Twelve days ago I issued a challenge to critics of John Gee‘s review of Paul Owen’s recent article on the Book of Mormon. At that time I asked:
Is there anyone besides Paul Owen—Mormon, non-Mormon, or anti-Mormon—who accepts Owen’s theory and explanation for the origin of the Book of Mormon?
So far no one has responded to the challenge. Of course I don’t read everything written on the Mormon Blogosphere (God help me!), so there may be someone out that that believes Owen’s theory is the best explanation, or at least a crucial component of an explanation for the origin of the Book of Mormon. If anyone has seen someone who agrees with Owen, please let me know, and I’ll post a link here.
Here are Paul Owen’s defenses of his article.
In the meantime, I think it is safe to assume that Owen’s theory is essentially idiosyncratic. He alone believes his overall theory. No one else agrees with him. In other words, whatever the merits of the specific criticisms made by Gee, and even if some of what Owen says is accurate, Owen’s overall theory is rejected by everyone.The closest I’ve seen to someone supporting Owen’s theory is a fellow calling himself Yakov ben Tov (Jacob, the Son of “the Good”) from the anonymous crowd of bloggers over at the ironically named “Faith Promoting Rumor.” He has come to Owen’s defense, but to a very limited degree (Part 1; Part 2).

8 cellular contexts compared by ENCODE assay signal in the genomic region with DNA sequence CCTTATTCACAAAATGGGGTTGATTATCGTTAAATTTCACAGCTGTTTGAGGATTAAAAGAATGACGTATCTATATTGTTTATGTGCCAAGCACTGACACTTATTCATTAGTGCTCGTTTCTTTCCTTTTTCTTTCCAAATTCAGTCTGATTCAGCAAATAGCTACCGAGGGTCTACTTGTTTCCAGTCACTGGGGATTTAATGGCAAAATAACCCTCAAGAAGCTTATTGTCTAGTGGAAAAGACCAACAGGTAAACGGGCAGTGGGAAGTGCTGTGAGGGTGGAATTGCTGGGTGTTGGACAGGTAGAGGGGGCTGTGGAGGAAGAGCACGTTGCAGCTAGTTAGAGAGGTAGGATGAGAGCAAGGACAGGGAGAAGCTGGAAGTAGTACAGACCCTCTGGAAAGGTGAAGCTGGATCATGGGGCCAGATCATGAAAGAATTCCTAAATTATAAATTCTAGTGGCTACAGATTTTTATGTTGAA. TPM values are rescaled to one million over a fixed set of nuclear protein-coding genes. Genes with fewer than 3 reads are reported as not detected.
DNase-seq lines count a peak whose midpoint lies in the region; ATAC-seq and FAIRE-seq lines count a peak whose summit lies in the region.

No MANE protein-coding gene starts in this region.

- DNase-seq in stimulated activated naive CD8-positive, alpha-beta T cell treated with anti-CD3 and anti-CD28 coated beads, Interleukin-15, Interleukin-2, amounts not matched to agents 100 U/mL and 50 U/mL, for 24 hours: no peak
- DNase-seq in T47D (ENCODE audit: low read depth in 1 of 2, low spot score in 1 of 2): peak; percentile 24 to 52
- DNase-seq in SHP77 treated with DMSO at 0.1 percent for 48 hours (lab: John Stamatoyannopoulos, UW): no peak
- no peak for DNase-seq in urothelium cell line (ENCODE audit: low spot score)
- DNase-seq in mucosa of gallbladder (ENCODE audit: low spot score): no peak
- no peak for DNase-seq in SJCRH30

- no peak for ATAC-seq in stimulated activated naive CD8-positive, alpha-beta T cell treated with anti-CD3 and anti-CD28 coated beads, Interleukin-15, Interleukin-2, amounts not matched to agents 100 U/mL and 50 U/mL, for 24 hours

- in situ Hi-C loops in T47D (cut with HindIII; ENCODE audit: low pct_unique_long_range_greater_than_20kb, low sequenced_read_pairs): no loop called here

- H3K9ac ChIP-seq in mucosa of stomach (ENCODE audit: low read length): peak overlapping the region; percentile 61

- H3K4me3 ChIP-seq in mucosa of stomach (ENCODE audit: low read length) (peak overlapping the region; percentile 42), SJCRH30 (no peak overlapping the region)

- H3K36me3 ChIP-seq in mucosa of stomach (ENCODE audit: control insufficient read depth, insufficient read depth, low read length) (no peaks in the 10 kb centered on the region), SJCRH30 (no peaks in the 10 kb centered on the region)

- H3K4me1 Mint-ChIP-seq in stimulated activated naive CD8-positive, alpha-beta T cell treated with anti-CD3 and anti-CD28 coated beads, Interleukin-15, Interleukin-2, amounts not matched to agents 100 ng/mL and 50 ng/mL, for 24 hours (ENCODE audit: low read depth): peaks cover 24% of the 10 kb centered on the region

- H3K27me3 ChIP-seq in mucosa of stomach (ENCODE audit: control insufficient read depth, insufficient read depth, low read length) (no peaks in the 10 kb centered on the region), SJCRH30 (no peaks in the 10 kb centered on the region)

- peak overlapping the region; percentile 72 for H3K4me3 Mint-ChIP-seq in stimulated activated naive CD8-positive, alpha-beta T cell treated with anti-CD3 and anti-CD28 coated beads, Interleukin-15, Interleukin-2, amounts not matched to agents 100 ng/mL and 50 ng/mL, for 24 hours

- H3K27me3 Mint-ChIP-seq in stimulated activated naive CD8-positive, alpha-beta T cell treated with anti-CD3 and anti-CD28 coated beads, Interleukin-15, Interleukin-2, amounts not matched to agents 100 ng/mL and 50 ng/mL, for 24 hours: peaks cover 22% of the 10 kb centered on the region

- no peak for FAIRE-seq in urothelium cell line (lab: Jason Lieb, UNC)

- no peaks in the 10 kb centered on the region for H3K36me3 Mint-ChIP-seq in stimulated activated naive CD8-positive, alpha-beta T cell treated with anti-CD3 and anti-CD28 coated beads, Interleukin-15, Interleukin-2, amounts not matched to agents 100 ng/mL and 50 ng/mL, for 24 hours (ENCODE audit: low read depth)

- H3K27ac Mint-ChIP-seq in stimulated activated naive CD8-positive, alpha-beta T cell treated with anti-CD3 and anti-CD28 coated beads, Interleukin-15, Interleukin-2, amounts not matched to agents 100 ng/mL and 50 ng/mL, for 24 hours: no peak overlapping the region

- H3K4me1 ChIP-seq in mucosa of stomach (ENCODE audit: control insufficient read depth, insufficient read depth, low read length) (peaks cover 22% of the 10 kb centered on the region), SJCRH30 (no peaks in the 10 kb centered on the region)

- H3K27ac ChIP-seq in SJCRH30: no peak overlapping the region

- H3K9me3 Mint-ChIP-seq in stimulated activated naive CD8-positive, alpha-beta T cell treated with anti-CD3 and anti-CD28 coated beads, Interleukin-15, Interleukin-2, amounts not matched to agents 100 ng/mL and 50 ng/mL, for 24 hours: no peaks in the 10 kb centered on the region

It is crucial to note that even “Yakov” does not agree with Owen’s overall argument in the last half of his paper.” The best he can muster is saying that it is a “fascinating article that takes the BM very seriously.” (Note to world: taking the Book of Mormon “seriously” is a minimum requirement for scholarship on the subject, not a sufficient merit for publication.) While we can debate whether Owen’s study is “fascinating”or not; it must not be forgotten that an article can be “fascinating” and still be dead wrong. And “fascinating” is generally considered an insufficient grounds for publication in a serious academic journal.
And a fundamental question remains: Should the Maxwell Institute (and by extension BYU and the Church) publish articles (by Mormons, non-Mormon or anti-Mormons) that explicitly or implicitly reject fundamental truth claims of the Church?